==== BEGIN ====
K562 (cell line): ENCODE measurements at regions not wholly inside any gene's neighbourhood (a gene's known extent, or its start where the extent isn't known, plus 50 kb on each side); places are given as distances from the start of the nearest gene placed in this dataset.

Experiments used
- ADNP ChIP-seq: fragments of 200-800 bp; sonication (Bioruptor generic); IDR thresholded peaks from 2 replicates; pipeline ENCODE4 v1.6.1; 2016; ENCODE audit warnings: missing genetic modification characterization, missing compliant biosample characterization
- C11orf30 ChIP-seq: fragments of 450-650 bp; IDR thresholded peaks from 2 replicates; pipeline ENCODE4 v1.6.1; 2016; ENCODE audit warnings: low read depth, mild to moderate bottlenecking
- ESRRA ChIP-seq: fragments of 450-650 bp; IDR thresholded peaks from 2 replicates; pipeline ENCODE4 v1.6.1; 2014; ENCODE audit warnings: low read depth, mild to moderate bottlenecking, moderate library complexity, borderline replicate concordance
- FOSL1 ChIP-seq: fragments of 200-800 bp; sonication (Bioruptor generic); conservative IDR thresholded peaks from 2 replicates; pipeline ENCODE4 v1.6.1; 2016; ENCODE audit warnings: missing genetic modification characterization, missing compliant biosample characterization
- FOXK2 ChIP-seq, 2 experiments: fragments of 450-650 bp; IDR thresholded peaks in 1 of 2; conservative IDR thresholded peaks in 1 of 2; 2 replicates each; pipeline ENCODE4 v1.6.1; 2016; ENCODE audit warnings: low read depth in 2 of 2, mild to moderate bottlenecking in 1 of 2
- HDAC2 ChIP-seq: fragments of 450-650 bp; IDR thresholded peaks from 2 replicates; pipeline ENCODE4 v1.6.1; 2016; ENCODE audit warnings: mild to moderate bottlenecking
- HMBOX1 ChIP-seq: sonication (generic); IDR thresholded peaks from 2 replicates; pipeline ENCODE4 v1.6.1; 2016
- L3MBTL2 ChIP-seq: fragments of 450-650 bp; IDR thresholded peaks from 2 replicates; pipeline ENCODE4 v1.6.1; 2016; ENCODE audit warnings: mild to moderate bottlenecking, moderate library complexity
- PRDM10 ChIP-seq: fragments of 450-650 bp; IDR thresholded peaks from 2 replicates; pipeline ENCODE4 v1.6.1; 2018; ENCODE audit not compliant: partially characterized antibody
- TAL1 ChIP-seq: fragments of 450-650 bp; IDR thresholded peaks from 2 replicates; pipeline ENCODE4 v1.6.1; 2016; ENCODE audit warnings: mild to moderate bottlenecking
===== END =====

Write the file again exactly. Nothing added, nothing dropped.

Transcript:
K562 (cell line): ENCODE measurements at regions not wholly inside any gene's neighbourhood (a gene's known extent, or its start where the extent isn't known, plus 50 kb on each side); places are given as distances from the start of the nearest gene placed in this dataset.

Experiments used
- ADNP ChIP-seq: fragments of 200-800 bp; sonication (Bioruptor generic); IDR thresholded peaks from 2 replicates; pipeline ENCODE4 v1.6.1; 2016; ENCODE audit warnings: missing genetic modification characterization, missing compliant biosample characterization
- C11orf30 ChIP-seq: fragments of 450-650 bp; IDR thresholded peaks from 2 replicates; pipeline ENCODE4 v1.6.1; 2016; ENCODE audit warnings: low read depth, mild to moderate bottlenecking
- ESRRA ChIP-seq: fragments of 450-650 bp; IDR thresholded peaks from 2 replicates; pipeline ENCODE4 v1.6.1; 2014; ENCODE audit warnings: low read depth, mild to moderate bottlenecking, moderate library complexity, borderline replicate concordance
- FOSL1 ChIP-seq: fragments of 200-800 bp; sonication (Bioruptor generic); conservative IDR thresholded peaks from 2 replicates; pipeline ENCODE4 v1.6.1; 2016; ENCODE audit warnings: missing genetic modification characterization, missing compliant biosample characterization
- FOXK2 ChIP-seq, 2 experiments: fragments of 450-650 bp; IDR thresholded peaks in 1 of 2; conservative IDR thresholded peaks in 1 of 2; 2 replicates each; pipeline ENCODE4 v1.6.1; 2016; ENCODE audit warnings: low read depth in 2 of 2, mild to moderate bottlenecking in 1 of 2
- HDAC2 ChIP-seq: fragments of 450-650 bp; IDR thresholded peaks from 2 replicates; pipeline ENCODE4 v1.6.1; 2016; ENCODE audit warnings: mild to moderate bottlenecking
- HMBOX1 ChIP-seq: sonication (generic); IDR thresholded peaks from 2 replicates; pipeline ENCODE4 v1.6.1; 2016
- L3MBTL2 ChIP-seq: fragments of 450-650 bp; IDR thresholded peaks from 2 replicates; pipeline ENCODE4 v1.6.1; 2016; ENCODE audit warnings: mild to moderate bottlenecking, moderate library complexity
- PRDM10 ChIP-seq: fragments of 450-650 bp; IDR thresholded peaks from 2 replicates; pipeline ENCODE4 v1.6.1; 2018; ENCODE audit not compliant: partially characterized antibody
- TAL1 ChIP-seq: fragments of 450-650 bp; IDR thresholded peaks from 2 replicates; pipeline ENCODE4 v1.6.1; 2016; ENCODE audit warnings: mild to moderate bottlenecking